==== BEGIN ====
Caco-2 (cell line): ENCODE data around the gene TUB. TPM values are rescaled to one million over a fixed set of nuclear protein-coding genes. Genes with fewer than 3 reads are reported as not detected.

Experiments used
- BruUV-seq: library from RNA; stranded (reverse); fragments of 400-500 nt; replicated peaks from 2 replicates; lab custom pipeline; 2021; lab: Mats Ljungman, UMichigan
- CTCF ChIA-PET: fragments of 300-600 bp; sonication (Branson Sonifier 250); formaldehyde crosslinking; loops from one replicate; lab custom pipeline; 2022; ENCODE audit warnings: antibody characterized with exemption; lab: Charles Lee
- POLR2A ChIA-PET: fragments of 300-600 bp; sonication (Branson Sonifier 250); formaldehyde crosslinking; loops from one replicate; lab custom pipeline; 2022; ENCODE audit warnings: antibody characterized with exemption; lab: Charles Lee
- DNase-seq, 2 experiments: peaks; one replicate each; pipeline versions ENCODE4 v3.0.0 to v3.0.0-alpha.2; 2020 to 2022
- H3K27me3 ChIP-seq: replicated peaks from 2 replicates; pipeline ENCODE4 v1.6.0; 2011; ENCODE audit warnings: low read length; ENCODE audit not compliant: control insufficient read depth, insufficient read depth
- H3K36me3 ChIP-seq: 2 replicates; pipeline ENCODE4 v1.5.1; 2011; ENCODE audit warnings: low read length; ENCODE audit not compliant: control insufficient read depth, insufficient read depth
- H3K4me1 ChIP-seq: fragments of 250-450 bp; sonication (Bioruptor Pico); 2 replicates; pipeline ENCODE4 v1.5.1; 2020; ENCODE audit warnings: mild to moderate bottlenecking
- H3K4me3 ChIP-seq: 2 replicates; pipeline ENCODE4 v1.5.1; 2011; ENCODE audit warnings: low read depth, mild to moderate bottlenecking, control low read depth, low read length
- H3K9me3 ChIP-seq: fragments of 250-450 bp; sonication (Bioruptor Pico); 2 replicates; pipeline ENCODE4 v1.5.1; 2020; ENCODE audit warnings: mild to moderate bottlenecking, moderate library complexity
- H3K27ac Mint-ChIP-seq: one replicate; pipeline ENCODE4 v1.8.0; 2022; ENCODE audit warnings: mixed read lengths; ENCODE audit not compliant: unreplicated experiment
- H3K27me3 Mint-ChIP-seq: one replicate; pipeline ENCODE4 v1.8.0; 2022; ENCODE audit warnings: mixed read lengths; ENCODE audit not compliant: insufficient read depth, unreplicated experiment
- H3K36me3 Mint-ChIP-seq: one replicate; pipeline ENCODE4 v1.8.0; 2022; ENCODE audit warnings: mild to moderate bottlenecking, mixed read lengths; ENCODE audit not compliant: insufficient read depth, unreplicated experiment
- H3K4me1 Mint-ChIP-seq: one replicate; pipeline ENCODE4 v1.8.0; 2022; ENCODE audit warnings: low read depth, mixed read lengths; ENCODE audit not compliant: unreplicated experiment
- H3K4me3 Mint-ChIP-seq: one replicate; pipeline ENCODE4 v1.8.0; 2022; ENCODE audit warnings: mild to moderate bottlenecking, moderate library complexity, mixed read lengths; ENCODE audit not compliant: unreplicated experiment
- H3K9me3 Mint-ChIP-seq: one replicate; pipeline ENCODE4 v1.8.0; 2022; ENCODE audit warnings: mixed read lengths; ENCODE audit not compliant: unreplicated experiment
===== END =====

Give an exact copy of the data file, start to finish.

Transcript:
Caco-2 (cell line): ENCODE data around the gene TUB. TPM values are rescaled to one million over a fixed set of nuclear protein-coding genes. Genes with fewer than 3 reads are reported as not detected.

Experiments used
- BruUV-seq: library from RNA; stranded (reverse); fragments of 400-500 nt; replicated peaks from 2 replicates; lab custom pipeline; 2021; lab: Mats Ljungman, UMichigan
- CTCF ChIA-PET: fragments of 300-600 bp; sonication (Branson Sonifier 250); formaldehyde crosslinking; loops from one replicate; lab custom pipeline; 2022; ENCODE audit warnings: antibody characterized with exemption; lab: Charles Lee
- POLR2A ChIA-PET: fragments of 300-600 bp; sonication (Branson Sonifier 250); formaldehyde crosslinking; loops from one replicate; lab custom pipeline; 2022; ENCODE audit warnings: antibody characterized with exemption; lab: Charles Lee
- DNase-seq, 2 experiments: peaks; one replicate each; pipeline versions ENCODE4 v3.0.0 to v3.0.0-alpha.2; 2020 to 2022
- H3K27me3 ChIP-seq: replicated peaks from 2 replicates; pipeline ENCODE4 v1.6.0; 2011; ENCODE audit warnings: low read length; ENCODE audit not compliant: control insufficient read depth, insufficient read depth
- H3K36me3 ChIP-seq: 2 replicates; pipeline ENCODE4 v1.5.1; 2011; ENCODE audit warnings: low read length; ENCODE audit not compliant: control insufficient read depth, insufficient read depth
- H3K4me1 ChIP-seq: fragments of 250-450 bp; sonication (Bioruptor Pico); 2 replicates; pipeline ENCODE4 v1.5.1; 2020; ENCODE audit warnings: mild to moderate bottlenecking
- H3K4me3 ChIP-seq: 2 replicates; pipeline ENCODE4 v1.5.1; 2011; ENCODE audit warnings: low read depth, mild to moderate bottlenecking, control low read depth, low read length
- H3K9me3 ChIP-seq: fragments of 250-450 bp; sonication (Bioruptor Pico); 2 replicates; pipeline ENCODE4 v1.5.1; 2020; ENCODE audit warnings: mild to moderate bottlenecking, moderate library complexity
- H3K27ac Mint-ChIP-seq: one replicate; pipeline ENCODE4 v1.8.0; 2022; ENCODE audit warnings: mixed read lengths; ENCODE audit not compliant: unreplicated experiment
- H3K27me3 Mint-ChIP-seq: one replicate; pipeline ENCODE4 v1.8.0; 2022; ENCODE audit warnings: mixed read lengths; ENCODE audit not compliant: insufficient read depth, unreplicated experiment
- H3K36me3 Mint-ChIP-seq: one replicate; pipeline ENCODE4 v1.8.0; 2022; ENCODE audit warnings: mild to moderate bottlenecking, mixed read lengths; ENCODE audit not compliant: insufficient read depth, unreplicated experiment
- H3K4me1 Mint-ChIP-seq: one replicate; pipeline ENCODE4 v1.8.0; 2022; ENCODE audit warnings: low read depth, mixed read lengths; ENCODE audit not compliant: unreplicated experiment
- H3K4me3 Mint-ChIP-seq: one replicate; pipeline ENCODE4 v1.8.0; 2022; ENCODE audit warnings: mild to moderate bottlenecking, moderate library complexity, mixed read lengths; ENCODE audit not compliant: unreplicated experiment
- H3K9me3 Mint-ChIP-seq: one replicate; pipeline ENCODE4 v1.8.0; 2022; ENCODE audit warnings: mixed read lengths; ENCODE audit not compliant: unreplicated experiment